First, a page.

This picture sums up for me what it is like to be a teacher right now in a classroom. When you look at this picture, you can see one man being many different things all at once. The only thing that is missing in this picture for me is the students. If you were able to insert the students in this image, I imagine that you would see this man working individually with some students, helping other students with something that is bothering them emotionally, encouraging yet another group to try something new, talking to the whole group about a new concept, evaluating how the students are interacting, etc. I feel as if I could go on and on about what this one man is doing in the classroom and probably never mention everything that he does on a daily basis. When it is written out like this, it certainly feels like we do a lot during the day, but I don’t know if I really want to change that aspect of my job. I enjoy the fact that I am able to be many things to many people at once. I find that is what makes us unique as teachers because we can do this. I often here from parents that they can not imagine doing my job and they seem to always end that conversation with a heart felt thank you. That is just one of the many reasons that I love my job.
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Comments on: "What is MY Role?" (4)

  1. Thanks for sharing your thoughts on this session and your role as a teacher/learner. The photo is great – great analogy for the many roles we play simultaneously.

  2. Interesting take on the many roles you find yourself playing in the classroom. I had very similar thoughts as Downes did his presentation Tuesday…like you the many hats we wear as teachers is one of the things that makes the job so challenging and yet fun at the same time. Downes assertion that teachers will not wear all of those hats in the future is somewhat troubling to me – I have a hard time envisioning students needing less than they do now (especially with the ever changing needs coming into every classroom). I can see more resources being required but filing teachers into a very specific role is one I struggle to envision. Who knows he could very well be right in his assertion?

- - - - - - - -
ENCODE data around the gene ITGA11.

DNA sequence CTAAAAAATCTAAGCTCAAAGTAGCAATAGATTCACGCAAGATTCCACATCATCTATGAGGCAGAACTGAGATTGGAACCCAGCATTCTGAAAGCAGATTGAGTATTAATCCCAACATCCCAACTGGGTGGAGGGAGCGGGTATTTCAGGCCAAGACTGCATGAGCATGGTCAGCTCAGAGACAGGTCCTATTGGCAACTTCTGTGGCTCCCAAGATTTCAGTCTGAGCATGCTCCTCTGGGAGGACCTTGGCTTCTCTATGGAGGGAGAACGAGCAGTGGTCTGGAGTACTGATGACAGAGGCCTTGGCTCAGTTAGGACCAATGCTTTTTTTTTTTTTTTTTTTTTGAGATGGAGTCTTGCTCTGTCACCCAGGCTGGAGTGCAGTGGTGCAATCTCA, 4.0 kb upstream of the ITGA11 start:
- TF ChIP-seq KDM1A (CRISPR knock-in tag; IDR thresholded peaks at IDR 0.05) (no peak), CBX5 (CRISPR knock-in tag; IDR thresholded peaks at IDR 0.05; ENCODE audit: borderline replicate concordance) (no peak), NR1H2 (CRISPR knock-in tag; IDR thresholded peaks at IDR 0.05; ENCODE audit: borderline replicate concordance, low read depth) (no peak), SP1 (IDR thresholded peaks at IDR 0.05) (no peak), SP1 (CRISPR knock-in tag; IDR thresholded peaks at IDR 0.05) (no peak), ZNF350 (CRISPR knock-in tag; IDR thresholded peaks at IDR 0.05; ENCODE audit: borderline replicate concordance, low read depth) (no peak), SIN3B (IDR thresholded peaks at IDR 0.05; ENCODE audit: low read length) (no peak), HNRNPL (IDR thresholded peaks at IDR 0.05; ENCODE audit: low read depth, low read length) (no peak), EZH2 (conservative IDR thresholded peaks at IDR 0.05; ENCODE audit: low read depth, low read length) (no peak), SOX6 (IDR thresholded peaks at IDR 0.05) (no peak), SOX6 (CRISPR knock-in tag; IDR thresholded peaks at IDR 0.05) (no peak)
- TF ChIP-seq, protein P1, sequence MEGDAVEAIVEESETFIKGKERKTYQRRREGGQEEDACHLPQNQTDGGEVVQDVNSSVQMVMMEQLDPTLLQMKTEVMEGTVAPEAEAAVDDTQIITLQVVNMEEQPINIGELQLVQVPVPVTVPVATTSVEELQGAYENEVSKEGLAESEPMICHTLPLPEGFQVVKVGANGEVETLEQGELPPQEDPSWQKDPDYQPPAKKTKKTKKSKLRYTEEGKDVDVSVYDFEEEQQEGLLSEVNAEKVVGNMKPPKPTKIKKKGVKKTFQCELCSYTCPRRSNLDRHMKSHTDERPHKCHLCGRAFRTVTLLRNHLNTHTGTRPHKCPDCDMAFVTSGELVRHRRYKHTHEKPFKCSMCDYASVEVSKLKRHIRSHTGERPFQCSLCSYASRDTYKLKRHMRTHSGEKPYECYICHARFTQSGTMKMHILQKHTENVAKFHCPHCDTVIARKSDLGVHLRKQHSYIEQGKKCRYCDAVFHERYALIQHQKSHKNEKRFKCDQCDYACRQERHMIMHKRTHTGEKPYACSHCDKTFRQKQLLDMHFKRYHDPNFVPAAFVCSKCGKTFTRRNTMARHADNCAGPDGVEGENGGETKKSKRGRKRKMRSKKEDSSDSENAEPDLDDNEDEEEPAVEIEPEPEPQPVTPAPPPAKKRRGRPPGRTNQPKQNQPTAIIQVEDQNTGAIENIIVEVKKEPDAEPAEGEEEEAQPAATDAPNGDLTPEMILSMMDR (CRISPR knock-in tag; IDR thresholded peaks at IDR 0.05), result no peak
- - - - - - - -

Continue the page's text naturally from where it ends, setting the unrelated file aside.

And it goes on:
3. I too enjoy learning along with my students. I have rarely ever done the same project twice. If I have ever repeated a unit, the project or summary of learning has changed.

    I too enjoy being many things to many people. I think that this fills the need we all have to be useful to others!

  4. Although I am not currently teaching, I can see how much the discussion of the expansion of role expectations for teachers has resonated with you and many of our classmates. I can even see parallels with my own field, which deals with organisational learning. With learning being the current strategy for organisational growth and prosperity, along with this has come many different roles for the field of Human Resource Development. It makes me gasp for breath a little. But then I think about how, with the move towards collective learning through technology, maybe some of these roles can be shared with others rather than taking it all on and struggling to cope.